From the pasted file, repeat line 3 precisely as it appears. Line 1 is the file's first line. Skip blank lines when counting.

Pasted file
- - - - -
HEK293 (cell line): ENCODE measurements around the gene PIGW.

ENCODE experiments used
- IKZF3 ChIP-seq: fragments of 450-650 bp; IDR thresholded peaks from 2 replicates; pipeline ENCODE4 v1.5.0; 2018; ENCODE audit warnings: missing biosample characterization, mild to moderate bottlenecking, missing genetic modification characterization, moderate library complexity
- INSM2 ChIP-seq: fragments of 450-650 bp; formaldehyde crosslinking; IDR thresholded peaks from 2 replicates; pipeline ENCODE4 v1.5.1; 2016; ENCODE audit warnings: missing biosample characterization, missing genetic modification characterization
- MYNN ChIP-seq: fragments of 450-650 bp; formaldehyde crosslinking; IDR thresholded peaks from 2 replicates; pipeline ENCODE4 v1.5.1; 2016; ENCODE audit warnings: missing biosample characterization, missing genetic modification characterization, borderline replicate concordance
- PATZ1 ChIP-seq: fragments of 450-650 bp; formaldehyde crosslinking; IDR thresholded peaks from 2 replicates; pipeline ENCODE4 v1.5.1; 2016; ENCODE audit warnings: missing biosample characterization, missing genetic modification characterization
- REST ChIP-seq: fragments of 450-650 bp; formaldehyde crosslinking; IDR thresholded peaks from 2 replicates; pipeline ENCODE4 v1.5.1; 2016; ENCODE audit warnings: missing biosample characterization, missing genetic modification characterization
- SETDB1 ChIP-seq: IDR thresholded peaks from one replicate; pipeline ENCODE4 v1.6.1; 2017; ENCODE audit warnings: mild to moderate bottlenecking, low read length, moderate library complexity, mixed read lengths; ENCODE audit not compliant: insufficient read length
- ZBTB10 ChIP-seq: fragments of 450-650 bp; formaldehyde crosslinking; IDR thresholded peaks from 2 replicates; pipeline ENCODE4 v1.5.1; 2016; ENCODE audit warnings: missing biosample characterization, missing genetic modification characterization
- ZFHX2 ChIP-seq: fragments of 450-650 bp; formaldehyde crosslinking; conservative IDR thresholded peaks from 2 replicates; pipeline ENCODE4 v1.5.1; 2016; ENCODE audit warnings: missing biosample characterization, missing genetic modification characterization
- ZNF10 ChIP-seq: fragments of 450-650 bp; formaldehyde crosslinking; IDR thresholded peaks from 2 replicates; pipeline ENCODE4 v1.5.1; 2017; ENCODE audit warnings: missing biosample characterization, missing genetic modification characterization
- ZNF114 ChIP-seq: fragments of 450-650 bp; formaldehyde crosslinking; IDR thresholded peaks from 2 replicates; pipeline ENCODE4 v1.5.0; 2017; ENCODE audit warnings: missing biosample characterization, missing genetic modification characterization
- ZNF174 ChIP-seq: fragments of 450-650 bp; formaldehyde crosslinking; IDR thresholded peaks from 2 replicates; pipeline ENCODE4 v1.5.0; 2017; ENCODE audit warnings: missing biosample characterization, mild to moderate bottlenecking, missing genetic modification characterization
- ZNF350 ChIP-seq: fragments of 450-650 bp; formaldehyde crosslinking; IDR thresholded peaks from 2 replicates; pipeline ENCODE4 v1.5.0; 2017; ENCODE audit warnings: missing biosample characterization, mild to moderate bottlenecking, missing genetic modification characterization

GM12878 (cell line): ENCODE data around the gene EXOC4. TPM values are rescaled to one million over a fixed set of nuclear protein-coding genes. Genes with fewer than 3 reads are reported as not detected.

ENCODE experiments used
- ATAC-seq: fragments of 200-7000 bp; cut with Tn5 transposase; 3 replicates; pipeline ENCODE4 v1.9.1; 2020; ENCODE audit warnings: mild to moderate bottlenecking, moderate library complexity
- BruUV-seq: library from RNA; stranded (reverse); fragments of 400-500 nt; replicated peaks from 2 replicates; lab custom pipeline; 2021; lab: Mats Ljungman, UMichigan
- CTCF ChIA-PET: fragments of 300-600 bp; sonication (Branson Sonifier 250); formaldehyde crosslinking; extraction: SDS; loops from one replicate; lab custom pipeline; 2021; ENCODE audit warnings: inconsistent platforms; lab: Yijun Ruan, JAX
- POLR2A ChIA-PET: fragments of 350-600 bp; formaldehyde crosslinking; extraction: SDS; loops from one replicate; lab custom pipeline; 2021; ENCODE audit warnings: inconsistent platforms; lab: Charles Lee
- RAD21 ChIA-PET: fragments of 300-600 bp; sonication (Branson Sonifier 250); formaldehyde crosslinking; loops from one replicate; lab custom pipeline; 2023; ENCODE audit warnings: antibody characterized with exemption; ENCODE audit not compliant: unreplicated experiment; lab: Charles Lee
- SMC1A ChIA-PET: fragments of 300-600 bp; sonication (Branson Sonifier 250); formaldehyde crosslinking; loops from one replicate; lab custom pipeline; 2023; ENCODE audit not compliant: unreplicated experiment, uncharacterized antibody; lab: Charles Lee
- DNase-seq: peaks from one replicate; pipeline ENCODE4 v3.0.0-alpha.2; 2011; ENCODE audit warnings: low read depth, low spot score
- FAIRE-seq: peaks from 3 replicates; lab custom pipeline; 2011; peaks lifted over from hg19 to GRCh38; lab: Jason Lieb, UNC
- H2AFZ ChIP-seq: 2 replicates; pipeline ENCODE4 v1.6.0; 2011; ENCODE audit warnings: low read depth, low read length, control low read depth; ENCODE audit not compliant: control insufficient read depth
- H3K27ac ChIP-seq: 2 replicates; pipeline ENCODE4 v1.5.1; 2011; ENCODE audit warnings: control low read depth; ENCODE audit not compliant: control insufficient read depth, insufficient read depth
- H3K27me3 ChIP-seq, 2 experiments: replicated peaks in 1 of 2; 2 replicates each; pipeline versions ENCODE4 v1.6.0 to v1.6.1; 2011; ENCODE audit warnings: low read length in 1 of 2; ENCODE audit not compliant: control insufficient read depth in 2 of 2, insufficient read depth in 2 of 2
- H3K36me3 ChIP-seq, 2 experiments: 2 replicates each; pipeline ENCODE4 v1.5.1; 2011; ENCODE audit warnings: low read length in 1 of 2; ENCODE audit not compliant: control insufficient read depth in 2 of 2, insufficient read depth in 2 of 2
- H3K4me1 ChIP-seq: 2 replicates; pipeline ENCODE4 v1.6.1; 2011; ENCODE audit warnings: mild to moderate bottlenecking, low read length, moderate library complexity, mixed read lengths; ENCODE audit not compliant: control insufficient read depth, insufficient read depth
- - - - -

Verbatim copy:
- IKZF3 ChIP-seq: fragments of 450-650 bp; IDR thresholded peaks from 2 replicates; pipeline ENCODE4 v1.5.0; 2018; ENCODE audit warnings: missing biosample characterization, mild to moderate bottlenecking, missing genetic modification characterization, moderate library complexity